Dr. Reddy’s Files NDA for Migraine Treatment

Dr. Reddys

Migraine sufferers could have a new treatment option. India-based Dr. Reddy's Laboratories and its subsidiary Promius Pharma, LLC filed a New Drug Application with the U.S. Food and Drug Administration for approval of migraine candidate DFN-02.

Dr. Reddy’s DFN-02 is a novel intranasal spray formulation of 10 mg of sumatriptan. The medication uses Aegis Therapeutics permeation-enhancing technology Intravail to more effectively deliver the medication. This formulation of DFN-02 allows sumatriptan to be rapidly absorbed into the systemic circulation, and it exhibits pharmacokinetics comparable to subcutaneously administered sumatriptan. DFN-02 has been developed for the acute treatment of migraine headache with or without aura.

Anil Namboodiripad, president of New Jersey-based Promius Pharma, said the NDA for DFN-02 is an important step forward in the company’s mission to bring solutions that address unmet needs.

“The filing of DFN-02 NDA represents our continuing commitment to bring innovative solutions in migraine treatment,” Namboodiripad said. “Acute migraine attacks are typically associated with pain and symptoms, such as nausea, photophobia, and phonophobia. It is important that an effective migraine treatment helps address associated symptoms. Equally important is having a well-tolerated treatment that provides patients a satisfactory resolution of their migraine attack.”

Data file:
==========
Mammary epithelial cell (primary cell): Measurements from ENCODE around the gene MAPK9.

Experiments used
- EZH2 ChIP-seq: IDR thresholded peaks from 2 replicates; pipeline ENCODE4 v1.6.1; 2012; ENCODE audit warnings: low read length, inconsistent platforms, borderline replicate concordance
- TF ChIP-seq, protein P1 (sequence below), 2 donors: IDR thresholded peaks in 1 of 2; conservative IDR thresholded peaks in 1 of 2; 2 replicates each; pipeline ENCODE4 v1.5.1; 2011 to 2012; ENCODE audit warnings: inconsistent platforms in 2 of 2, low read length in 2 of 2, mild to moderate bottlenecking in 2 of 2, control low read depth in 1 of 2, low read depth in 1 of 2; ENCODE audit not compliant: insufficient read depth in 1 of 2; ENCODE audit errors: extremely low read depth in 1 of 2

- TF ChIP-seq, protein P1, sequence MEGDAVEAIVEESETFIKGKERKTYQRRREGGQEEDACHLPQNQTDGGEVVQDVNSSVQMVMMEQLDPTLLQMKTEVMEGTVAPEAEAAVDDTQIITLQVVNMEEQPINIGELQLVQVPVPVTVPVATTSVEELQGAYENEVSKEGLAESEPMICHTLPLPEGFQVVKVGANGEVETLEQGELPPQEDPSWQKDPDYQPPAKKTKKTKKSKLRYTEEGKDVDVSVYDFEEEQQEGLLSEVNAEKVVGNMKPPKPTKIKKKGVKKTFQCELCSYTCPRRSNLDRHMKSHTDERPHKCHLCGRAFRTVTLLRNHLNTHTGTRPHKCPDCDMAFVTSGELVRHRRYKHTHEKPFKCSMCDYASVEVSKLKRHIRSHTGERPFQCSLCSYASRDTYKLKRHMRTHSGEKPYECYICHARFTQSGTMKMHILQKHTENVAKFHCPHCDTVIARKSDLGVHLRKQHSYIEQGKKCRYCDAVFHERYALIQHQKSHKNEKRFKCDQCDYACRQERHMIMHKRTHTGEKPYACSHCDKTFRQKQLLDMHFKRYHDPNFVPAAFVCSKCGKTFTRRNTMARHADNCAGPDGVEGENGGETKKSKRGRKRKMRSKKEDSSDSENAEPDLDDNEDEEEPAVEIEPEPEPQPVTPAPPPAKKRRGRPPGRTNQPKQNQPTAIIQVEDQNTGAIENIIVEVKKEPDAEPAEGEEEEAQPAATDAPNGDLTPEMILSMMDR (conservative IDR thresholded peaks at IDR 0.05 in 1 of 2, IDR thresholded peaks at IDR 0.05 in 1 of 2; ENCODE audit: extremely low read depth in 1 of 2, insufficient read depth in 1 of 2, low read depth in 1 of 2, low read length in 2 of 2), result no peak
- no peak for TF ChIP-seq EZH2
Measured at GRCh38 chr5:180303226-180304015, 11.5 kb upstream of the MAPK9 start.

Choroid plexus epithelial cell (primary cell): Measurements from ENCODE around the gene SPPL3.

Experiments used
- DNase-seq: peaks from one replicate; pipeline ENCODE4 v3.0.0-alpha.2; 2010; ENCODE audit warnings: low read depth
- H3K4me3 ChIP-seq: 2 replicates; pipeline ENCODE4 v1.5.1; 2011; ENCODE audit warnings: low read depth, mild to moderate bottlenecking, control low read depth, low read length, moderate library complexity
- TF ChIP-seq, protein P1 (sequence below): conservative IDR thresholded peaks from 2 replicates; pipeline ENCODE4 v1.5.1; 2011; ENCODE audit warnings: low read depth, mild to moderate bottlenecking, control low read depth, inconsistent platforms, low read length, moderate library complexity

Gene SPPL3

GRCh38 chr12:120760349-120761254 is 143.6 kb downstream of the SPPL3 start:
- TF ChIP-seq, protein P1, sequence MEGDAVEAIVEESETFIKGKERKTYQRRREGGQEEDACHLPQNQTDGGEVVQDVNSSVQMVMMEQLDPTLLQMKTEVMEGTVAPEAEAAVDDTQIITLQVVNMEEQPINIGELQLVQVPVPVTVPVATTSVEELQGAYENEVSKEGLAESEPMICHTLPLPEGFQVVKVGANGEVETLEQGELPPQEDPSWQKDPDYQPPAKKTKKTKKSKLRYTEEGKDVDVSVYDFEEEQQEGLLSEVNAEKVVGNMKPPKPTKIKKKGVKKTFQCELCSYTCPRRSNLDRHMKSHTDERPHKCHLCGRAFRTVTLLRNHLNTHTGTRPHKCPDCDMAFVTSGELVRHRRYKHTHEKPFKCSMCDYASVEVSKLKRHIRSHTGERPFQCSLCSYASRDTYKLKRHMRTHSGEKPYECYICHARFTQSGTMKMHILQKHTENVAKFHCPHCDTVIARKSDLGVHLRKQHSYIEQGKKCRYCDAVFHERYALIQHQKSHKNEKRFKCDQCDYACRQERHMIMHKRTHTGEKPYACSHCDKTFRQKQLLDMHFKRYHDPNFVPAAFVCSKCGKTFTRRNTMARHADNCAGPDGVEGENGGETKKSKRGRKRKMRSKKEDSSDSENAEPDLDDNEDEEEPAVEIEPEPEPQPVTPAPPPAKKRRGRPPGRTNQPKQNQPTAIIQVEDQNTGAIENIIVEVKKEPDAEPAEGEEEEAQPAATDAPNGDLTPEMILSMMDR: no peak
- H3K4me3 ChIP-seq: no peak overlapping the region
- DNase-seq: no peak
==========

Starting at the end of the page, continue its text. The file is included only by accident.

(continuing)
Migraines impact about 12 percent of the population in the United States, including children. The pain and other symptoms associated with migraines can cause sufferers to completely stop what they are doing and prevent them from working or functioning in a normal capacity for more than a day. Migraines with aura, also called classic migraines, includes sensory disturbances such as flashes of light, tingling in hands and blind spots.

During clinical testing, Dr. Reddy’s DFN-02 demonstrated it can treat pain and migraine-associated symptoms. Additionally, the data said DFN-02 reduced attack-related functional disability in migraine headache patients.

Trial data of 107 patients showed that patients treated with DFN-02 achieved two-hours of pain freedom in 43.8 percent of patients. That was in comparison to 22.5 percent of placebo patients. DFN-02 was also significantly better than placebo at alleviating the patients’ most bothersome symptoms, which includes nausea, photophobia, and phonophobia, an anxiety disorder that results in the fear of loud sounds. Those symptoms were alleviated in 70.7 percent of dosed migraine patients, in comparison to 39.5 percent of placebo patients.

Dr. Reddy and Promius are seeking approval in an area that has seen a lot of recent movement. Earlier this year pharma giant Amgen unveiled Phase IIIb data that showed its migraine drug Aimovig is effective in treating both mean migraine days as well as reducing the number of episodic headaches in patients who have not responded to previous treatments. Teva Pharmaceuticals is expecting the U.S. Food and Drug Administration to rule on its CGRP migraine treatment fremanezumab by the end of June.

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